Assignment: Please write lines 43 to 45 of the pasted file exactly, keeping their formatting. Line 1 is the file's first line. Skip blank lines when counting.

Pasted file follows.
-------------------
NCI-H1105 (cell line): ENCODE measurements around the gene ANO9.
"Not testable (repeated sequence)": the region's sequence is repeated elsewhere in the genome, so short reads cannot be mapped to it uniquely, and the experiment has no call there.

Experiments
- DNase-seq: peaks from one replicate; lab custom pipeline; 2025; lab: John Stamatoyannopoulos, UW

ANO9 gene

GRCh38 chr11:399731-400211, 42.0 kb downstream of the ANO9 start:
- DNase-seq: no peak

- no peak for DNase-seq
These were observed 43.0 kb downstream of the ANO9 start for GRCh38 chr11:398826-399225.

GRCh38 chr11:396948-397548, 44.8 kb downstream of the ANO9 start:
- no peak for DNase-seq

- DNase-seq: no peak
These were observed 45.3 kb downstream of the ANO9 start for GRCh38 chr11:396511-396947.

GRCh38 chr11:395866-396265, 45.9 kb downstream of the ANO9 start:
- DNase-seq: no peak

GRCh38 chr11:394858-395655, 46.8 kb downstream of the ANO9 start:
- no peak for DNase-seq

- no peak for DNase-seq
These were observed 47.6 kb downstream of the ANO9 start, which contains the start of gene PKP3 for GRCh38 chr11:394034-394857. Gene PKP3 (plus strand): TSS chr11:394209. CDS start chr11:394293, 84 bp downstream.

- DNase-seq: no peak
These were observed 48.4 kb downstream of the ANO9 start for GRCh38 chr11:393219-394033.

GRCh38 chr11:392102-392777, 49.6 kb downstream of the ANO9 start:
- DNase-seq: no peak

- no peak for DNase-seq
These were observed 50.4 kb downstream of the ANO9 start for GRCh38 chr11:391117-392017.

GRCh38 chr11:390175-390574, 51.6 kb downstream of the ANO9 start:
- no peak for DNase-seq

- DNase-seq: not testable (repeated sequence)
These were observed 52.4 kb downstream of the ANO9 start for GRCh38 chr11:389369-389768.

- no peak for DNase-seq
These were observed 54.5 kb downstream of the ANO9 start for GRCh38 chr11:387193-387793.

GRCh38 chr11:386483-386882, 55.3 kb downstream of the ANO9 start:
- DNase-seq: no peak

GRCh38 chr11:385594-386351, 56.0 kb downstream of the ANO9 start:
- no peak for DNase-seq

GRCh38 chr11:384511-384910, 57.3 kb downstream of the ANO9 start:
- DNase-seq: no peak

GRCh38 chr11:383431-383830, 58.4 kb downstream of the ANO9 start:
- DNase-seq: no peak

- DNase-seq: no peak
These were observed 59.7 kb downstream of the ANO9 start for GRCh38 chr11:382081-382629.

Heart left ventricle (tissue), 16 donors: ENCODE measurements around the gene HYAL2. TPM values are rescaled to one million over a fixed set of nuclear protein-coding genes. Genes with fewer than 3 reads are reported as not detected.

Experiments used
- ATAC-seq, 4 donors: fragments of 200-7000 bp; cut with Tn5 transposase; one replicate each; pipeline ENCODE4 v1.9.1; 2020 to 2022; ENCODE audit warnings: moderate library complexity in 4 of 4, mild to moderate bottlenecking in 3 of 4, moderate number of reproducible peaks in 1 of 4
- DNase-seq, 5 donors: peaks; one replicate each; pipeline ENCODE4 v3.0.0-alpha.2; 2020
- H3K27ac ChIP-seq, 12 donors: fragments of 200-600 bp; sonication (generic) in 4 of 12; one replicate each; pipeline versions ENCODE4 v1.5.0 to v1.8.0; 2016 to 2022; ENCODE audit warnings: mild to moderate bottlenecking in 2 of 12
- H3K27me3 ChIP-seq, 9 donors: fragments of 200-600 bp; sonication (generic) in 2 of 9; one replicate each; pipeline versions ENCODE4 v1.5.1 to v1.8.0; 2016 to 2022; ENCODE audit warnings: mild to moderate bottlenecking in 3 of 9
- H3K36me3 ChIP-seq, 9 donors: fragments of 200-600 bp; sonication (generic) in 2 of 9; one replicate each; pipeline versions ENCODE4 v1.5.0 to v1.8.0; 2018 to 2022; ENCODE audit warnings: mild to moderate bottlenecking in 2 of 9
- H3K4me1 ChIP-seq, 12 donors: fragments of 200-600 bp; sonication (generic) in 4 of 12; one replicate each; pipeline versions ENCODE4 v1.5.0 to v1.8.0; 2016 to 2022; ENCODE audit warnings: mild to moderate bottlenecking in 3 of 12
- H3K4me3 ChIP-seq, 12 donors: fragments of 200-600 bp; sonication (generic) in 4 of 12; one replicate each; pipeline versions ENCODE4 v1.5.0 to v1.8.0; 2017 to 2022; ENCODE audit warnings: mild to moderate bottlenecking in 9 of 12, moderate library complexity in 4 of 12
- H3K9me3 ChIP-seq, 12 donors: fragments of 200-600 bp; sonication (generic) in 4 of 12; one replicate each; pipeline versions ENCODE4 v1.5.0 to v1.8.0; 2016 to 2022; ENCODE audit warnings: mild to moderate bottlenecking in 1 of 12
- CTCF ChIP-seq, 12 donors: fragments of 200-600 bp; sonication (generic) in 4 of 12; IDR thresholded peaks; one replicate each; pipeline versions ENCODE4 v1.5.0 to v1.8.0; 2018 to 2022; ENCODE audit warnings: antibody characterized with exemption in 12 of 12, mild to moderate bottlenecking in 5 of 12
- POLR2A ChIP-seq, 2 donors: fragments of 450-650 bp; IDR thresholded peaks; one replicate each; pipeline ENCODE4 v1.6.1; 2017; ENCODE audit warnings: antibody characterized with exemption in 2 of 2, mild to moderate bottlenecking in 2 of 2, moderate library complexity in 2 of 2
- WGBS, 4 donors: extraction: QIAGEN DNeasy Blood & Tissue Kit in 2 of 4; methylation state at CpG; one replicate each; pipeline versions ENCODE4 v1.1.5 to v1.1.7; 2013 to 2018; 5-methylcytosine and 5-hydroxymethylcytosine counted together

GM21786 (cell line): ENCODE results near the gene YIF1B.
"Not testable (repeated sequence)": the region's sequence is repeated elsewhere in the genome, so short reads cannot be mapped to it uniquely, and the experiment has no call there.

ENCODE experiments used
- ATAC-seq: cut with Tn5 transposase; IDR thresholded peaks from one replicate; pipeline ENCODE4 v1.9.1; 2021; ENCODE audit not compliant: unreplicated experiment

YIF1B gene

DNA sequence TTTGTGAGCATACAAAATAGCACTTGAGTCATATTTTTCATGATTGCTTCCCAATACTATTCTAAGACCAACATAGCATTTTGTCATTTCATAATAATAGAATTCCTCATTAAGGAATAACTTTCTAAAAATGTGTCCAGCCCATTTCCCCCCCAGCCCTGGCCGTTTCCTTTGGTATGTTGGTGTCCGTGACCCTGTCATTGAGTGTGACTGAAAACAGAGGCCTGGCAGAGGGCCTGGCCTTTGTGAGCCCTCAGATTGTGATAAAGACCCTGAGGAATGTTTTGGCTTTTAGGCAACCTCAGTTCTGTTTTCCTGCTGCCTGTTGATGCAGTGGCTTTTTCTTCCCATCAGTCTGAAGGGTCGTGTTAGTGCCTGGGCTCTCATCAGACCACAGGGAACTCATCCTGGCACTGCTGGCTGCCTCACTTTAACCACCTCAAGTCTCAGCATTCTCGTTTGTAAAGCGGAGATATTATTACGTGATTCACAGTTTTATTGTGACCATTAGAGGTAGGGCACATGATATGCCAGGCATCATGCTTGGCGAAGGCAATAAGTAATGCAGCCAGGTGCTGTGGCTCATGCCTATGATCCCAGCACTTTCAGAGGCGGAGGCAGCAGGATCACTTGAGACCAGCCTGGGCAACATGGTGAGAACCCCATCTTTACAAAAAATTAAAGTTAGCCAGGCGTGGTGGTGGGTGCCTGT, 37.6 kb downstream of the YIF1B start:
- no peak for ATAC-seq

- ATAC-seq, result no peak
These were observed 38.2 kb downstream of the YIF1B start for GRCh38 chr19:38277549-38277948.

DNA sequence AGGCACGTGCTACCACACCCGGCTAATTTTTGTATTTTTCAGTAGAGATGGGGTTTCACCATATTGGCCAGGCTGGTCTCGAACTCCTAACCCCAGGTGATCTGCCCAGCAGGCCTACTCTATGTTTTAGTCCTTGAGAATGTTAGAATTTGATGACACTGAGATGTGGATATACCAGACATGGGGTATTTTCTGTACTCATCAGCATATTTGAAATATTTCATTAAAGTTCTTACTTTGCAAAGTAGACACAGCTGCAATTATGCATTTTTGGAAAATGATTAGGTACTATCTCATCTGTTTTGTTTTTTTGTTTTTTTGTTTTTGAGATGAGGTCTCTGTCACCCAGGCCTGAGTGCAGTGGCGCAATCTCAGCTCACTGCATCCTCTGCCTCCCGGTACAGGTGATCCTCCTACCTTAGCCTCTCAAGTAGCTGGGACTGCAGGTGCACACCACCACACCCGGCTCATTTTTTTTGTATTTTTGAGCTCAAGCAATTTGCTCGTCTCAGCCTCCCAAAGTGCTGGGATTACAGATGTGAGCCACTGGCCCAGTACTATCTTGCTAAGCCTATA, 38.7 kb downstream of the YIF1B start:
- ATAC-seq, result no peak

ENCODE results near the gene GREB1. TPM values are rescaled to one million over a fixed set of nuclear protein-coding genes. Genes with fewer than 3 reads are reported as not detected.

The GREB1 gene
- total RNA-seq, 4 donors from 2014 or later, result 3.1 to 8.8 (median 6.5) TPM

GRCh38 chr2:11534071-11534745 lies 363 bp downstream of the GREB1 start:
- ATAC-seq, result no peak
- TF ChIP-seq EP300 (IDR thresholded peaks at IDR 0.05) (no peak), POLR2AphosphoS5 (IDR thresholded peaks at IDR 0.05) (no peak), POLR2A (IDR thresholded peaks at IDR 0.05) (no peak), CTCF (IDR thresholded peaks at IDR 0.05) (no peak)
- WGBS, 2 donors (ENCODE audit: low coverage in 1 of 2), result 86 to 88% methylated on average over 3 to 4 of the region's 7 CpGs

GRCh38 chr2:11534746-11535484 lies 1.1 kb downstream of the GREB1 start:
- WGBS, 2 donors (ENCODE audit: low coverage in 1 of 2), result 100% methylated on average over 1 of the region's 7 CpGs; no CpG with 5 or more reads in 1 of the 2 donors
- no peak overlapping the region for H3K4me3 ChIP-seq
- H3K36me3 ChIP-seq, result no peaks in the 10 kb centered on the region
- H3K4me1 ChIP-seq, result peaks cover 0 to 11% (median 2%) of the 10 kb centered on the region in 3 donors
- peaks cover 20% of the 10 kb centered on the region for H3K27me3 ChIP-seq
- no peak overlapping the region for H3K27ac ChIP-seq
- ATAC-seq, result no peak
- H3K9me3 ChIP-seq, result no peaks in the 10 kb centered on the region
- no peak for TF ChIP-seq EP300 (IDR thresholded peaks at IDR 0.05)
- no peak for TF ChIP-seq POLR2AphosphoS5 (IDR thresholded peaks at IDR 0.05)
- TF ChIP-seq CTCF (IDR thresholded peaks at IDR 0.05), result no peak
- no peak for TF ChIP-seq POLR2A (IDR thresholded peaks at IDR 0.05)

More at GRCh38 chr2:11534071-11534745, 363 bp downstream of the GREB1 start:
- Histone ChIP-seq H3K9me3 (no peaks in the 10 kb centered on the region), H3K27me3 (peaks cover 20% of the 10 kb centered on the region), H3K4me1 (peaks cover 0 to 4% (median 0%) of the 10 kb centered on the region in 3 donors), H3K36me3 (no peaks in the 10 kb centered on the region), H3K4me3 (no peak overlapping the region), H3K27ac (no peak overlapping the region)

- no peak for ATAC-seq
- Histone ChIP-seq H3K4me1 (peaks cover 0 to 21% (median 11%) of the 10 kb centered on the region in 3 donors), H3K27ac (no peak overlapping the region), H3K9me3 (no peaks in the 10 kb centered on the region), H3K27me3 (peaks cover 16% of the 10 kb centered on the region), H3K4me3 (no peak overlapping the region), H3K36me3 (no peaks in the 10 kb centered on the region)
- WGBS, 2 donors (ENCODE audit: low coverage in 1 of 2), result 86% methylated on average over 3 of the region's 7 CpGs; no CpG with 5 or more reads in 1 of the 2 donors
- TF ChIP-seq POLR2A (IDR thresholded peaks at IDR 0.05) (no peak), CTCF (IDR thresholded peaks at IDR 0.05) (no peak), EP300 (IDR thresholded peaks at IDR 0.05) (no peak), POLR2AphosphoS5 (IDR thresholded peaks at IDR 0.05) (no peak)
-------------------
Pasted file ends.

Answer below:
Experiments used
- ATAC-seq, 4 donors: fragments of 200-7000 bp; cut with Tn5 transposase; one replicate each; pipeline ENCODE4 v1.9.1; 2020 to 2022; ENCODE audit warnings: moderate library complexity in 4 of 4, mild to moderate bottlenecking in 3 of 4, moderate number of reproducible peaks in 1 of 4
- DNase-seq, 5 donors: peaks; one replicate each; pipeline ENCODE4 v3.0.0-alpha.2; 2020